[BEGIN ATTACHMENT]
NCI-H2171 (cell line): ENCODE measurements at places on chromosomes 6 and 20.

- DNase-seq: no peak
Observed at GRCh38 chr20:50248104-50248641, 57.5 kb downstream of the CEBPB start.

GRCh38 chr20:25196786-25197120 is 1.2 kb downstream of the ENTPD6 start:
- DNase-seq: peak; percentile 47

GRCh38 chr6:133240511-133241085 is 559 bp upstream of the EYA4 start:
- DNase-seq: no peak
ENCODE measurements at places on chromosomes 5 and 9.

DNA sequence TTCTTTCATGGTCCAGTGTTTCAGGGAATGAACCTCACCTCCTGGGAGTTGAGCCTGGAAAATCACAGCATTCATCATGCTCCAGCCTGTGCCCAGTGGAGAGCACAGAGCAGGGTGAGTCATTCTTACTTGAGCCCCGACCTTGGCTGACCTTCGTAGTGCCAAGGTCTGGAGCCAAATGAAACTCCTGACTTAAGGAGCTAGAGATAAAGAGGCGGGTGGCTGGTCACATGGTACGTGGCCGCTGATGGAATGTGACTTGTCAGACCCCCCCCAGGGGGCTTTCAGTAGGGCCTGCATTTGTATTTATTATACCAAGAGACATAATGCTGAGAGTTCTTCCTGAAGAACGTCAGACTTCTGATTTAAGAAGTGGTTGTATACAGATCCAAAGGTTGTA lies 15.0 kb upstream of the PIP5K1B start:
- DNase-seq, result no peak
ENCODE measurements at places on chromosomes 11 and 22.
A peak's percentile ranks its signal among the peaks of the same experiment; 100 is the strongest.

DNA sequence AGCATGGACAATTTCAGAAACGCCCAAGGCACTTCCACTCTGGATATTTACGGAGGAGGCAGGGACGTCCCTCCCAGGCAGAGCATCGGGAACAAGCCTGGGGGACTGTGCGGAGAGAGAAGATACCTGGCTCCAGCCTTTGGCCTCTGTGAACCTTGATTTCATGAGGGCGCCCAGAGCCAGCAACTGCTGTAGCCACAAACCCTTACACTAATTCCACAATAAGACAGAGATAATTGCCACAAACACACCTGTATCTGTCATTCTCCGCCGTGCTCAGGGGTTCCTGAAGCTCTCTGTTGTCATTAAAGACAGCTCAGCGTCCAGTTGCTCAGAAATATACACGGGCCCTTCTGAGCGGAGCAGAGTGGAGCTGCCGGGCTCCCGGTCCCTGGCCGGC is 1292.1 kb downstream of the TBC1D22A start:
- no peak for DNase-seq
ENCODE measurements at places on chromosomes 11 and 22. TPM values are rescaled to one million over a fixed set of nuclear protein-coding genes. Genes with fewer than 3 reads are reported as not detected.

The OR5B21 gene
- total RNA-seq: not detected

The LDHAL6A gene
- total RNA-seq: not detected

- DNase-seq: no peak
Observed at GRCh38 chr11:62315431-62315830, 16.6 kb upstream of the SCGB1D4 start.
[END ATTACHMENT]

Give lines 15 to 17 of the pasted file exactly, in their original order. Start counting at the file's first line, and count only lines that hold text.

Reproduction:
ENCODE measurements at places on chromosomes 11 and 22. TPM values are rescaled to one million over a fixed set of nuclear protein-coding genes. Genes with fewer than 3 reads are reported as not detected.

The OR5B21 gene
- total RNA-seq: not detected